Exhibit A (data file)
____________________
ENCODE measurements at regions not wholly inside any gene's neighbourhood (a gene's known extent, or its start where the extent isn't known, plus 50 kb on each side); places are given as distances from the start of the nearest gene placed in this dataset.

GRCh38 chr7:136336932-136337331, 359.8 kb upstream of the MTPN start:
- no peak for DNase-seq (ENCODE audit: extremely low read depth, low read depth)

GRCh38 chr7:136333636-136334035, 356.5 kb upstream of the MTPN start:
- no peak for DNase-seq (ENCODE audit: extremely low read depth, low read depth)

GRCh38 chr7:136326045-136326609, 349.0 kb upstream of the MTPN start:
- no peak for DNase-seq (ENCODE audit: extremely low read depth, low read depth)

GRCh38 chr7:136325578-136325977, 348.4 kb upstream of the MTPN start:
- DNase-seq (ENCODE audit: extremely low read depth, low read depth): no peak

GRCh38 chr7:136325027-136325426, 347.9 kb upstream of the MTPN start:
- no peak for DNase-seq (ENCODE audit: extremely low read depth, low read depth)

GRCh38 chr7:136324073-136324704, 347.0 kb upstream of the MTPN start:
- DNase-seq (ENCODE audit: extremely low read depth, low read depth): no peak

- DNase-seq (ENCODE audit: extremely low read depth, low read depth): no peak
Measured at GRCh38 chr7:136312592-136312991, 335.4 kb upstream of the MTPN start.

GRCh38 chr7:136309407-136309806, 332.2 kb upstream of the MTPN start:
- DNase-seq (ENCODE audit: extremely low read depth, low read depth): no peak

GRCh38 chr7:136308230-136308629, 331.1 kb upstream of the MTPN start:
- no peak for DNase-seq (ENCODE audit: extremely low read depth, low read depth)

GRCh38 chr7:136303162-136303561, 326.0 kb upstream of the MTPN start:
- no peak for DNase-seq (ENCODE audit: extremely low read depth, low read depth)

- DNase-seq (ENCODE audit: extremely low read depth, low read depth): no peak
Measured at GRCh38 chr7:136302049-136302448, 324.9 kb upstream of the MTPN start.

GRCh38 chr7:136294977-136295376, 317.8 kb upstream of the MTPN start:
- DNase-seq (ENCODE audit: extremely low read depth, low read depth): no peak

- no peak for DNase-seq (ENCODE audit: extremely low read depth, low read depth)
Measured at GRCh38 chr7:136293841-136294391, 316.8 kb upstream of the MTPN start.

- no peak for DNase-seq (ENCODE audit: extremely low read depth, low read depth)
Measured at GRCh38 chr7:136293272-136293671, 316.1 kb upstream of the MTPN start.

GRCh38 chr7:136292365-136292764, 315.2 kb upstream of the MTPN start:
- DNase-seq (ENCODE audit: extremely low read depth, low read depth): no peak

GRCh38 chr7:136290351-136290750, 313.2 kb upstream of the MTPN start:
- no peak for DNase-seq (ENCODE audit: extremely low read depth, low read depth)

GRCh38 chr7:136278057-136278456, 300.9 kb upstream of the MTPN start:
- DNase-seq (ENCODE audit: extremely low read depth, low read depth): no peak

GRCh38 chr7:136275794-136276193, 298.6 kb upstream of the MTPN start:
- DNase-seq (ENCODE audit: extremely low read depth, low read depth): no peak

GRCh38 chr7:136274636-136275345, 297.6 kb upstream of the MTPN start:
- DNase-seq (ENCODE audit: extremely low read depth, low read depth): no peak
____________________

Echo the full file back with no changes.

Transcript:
ENCODE measurements at regions not wholly inside any gene's neighbourhood (a gene's known extent, or its start where the extent isn't known, plus 50 kb on each side); places are given as distances from the start of the nearest gene placed in this dataset.

GRCh38 chr7:136336932-136337331, 359.8 kb upstream of the MTPN start:
- no peak for DNase-seq (ENCODE audit: extremely low read depth, low read depth)

GRCh38 chr7:136333636-136334035, 356.5 kb upstream of the MTPN start:
- no peak for DNase-seq (ENCODE audit: extremely low read depth, low read depth)

GRCh38 chr7:136326045-136326609, 349.0 kb upstream of the MTPN start:
- no peak for DNase-seq (ENCODE audit: extremely low read depth, low read depth)

GRCh38 chr7:136325578-136325977, 348.4 kb upstream of the MTPN start:
- DNase-seq (ENCODE audit: extremely low read depth, low read depth): no peak

GRCh38 chr7:136325027-136325426, 347.9 kb upstream of the MTPN start:
- no peak for DNase-seq (ENCODE audit: extremely low read depth, low read depth)

GRCh38 chr7:136324073-136324704, 347.0 kb upstream of the MTPN start:
- DNase-seq (ENCODE audit: extremely low read depth, low read depth): no peak

- DNase-seq (ENCODE audit: extremely low read depth, low read depth): no peak
Measured at GRCh38 chr7:136312592-136312991, 335.4 kb upstream of the MTPN start.

GRCh38 chr7:136309407-136309806, 332.2 kb upstream of the MTPN start:
- DNase-seq (ENCODE audit: extremely low read depth, low read depth): no peak

GRCh38 chr7:136308230-136308629, 331.1 kb upstream of the MTPN start:
- no peak for DNase-seq (ENCODE audit: extremely low read depth, low read depth)

GRCh38 chr7:136303162-136303561, 326.0 kb upstream of the MTPN start:
- no peak for DNase-seq (ENCODE audit: extremely low read depth, low read depth)

- DNase-seq (ENCODE audit: extremely low read depth, low read depth): no peak
Measured at GRCh38 chr7:136302049-136302448, 324.9 kb upstream of the MTPN start.

GRCh38 chr7:136294977-136295376, 317.8 kb upstream of the MTPN start:
- DNase-seq (ENCODE audit: extremely low read depth, low read depth): no peak

- no peak for DNase-seq (ENCODE audit: extremely low read depth, low read depth)
Measured at GRCh38 chr7:136293841-136294391, 316.8 kb upstream of the MTPN start.

- no peak for DNase-seq (ENCODE audit: extremely low read depth, low read depth)
Measured at GRCh38 chr7:136293272-136293671, 316.1 kb upstream of the MTPN start.

GRCh38 chr7:136292365-136292764, 315.2 kb upstream of the MTPN start:
- DNase-seq (ENCODE audit: extremely low read depth, low read depth): no peak

GRCh38 chr7:136290351-136290750, 313.2 kb upstream of the MTPN start:
- no peak for DNase-seq (ENCODE audit: extremely low read depth, low read depth)

GRCh38 chr7:136278057-136278456, 300.9 kb upstream of the MTPN start:
- DNase-seq (ENCODE audit: extremely low read depth, low read depth): no peak

GRCh38 chr7:136275794-136276193, 298.6 kb upstream of the MTPN start:
- DNase-seq (ENCODE audit: extremely low read depth, low read depth): no peak

GRCh38 chr7:136274636-136275345, 297.6 kb upstream of the MTPN start:
- DNase-seq (ENCODE audit: extremely low read depth, low read depth): no peak